18. At the coverage of the victory General Assembly at about 18:25 someone with “The Other 99” asks how much Black Bloc and their imitators must be paid by the Koch Brothers: http://www.ustream.tv/recorded/18544151

    Comment by Binh — November 16, 2011 @ 3:51 pm

  19. Comment No. 17, you’re right we as marxists have to be willing to own up to past mistakes and shortcomings.

    Just as not every communist leader was a hero either historically or of today.

    A prime example of a so called communist nation getting it wrong is China, a nation that is supposedly the embodiment of Redness, was recently reported to have installed ATM machines throughout
    the country that dispense 24 karat gold bars instead of money.

    Looks like Red China has been bitten by that nasty bourgeois bug which has swarmed over America for years.

    I would definitely say today’s China is an example of a communist government that has lost sight of what communism really is.

    Comment by Deborah Jeffries — November 16, 2011 @ 5:16 pm

  20. I second most of what Dave X wrote. He says: “Ultimately building a new revolutionary left will require winning a decent chunk of the vanguard to some historically relevant form of revolutionary marxism. Revolutionary marxism has not been the dominant type of ideology among radicalizing young people (at least in the US) for some time (since roughly the fall of the eastern block), that honor would have to go to a vague melange that usually goes under the rubric of ‘anarchism’, but it is an anarchism that draws heavily on autonomism and other forms of left-communism. Why is this? Why did this set of ideas become dominant? Is it simply a result of the defeat of ‘actually existing communism’ and subsequent demoralization? Is there anything we can learn from this?”

    These are exactly the questions that the socialist left should be asking.

    OWS is the vanguard, as is the occupy movement. It has mobilized more workers and oppressed people in 4 weeks than the entire American Marxist left put together has in 4 decades. How and why this has come to pass, what to do about it, and what we can learn from all of it are also key questions for us.

    Unfortunately it seems like these issues are only being hashed out in the comment threads of various blogs than through the existing publications and groups such as they are. For example, in Todd Chretien’s article (http://socialistworker.org/2011/11/09/debating-our-tactics-oakland) on the Oakland Black Bloc and Traveler’s Aid society actions, he argues that the Traveler’s Aid Society action was folly because it didn’t go through the G.A. This betrays a severe misunderstanding of how occupy works; the G.A. does not operate along the lines of “democratic centralism.” Not every action will go through the G.A., even if it involves a lot of people. People do things autonomously, on their own, without official sanction, and people are free to join or not as they please. Most of the daily protests at OWS do not go through G.A., which would become even more of a bureaucratic clusterfuck than it already is if they did. The problem with the TAS action was: 1) they didn’t sneak into the building and begin building fortifications inside to truly occupy and hold the space 2) after taking the building, they set up (ineffective) barricades on the street in front of the place, and then set them on fire, attracting police attention and 3) they got a lot of people outside the “Black Bloc” involved in an exciting action that was ill conceived, poorly executed, and an avoidable failure (they had to abandon the building). I suspect this was the first time the planners had ever tried to seize a building, so some of these mistakes were due to inexperience, which is unavoidable (the only folks who don’t make mistakes are the people who don’t do anything or take any action).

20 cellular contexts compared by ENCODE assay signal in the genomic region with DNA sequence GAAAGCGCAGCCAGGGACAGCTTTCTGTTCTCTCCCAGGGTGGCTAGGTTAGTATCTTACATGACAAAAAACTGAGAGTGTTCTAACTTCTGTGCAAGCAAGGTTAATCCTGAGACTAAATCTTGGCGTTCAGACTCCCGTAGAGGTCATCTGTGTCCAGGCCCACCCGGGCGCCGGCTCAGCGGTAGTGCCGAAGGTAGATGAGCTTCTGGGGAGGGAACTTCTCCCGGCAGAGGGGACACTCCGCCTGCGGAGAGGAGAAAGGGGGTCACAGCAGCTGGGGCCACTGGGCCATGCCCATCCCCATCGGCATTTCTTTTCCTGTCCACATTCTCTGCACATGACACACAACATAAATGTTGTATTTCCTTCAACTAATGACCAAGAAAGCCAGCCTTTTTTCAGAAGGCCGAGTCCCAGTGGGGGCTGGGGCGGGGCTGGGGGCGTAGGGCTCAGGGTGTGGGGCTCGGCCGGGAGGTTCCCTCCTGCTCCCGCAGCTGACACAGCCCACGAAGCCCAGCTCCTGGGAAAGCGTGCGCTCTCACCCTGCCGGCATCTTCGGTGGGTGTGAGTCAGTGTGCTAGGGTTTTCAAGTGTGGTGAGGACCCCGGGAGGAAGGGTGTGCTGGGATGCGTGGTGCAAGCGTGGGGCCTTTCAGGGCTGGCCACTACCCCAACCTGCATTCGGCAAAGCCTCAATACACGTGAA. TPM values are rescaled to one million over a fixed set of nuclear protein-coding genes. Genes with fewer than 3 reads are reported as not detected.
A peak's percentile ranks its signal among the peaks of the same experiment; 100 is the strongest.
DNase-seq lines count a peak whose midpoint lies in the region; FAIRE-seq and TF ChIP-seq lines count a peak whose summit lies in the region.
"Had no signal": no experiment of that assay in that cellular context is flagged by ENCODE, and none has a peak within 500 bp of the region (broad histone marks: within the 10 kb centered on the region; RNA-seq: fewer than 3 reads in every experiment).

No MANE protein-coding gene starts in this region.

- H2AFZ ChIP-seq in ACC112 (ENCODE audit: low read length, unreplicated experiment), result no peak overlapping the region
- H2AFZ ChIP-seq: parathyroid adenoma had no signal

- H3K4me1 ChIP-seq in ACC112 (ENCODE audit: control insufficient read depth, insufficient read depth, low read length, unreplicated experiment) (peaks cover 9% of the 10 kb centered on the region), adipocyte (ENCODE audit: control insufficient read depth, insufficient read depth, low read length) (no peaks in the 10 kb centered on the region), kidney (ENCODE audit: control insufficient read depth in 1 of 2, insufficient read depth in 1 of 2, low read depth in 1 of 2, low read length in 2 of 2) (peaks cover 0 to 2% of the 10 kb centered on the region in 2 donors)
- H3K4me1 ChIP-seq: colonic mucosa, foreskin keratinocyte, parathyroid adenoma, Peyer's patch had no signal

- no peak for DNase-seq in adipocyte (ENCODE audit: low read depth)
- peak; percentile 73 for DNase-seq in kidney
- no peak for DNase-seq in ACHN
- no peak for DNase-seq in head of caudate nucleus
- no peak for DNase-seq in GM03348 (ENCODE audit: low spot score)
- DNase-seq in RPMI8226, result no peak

Furthermore, he rips the anarchist ultra-lefts but completely fails to note that both actions led to intense debate among anarchists, with quite a few of them ripping the ultra-left arguments to shreds. The anarchists are portrayed one sidedly as immature adventurist fools when in reality a lot of them realized the mistakes of the ultra-lefts and nailed them for it. Those are people we should seek to work with! Instead, we choose to ignore them and go after the easy targets (the Black Bloc).

    In my view, anarchism is more attractive to this wave of radicalization because the existing socialist left’s practices are by and large viewed and deeply felt to be sterile, rigid, “boring”, and therefore decidely unrevolutionary despite its theoretical and rhetorical pretensions to the contrary (see my comments here for more on this: https://louisproyect.wordpress.com/2011/11/05/pham-binh-radio-interview/).

    Anarchism has filled the void where Marxism used to be many decades ago because they are leading the movement and we, the socialist left, are tailing them in practice. They set the terms of the debate, shape the language and ideas of the movement, and their notions of autonomy, horizontal organizing, “diversity of tactics,” and consensus predominate because these are the ideas of the people who are leading in action, in practice, just as the I.W.W.’s ideas of “One Big Union”, rejection of “sewer socialism,” and militant tactics prevailed on the American radical left prior to the Russian Revolution (once that event happened, the ideas of Bolshevism predominated internationally).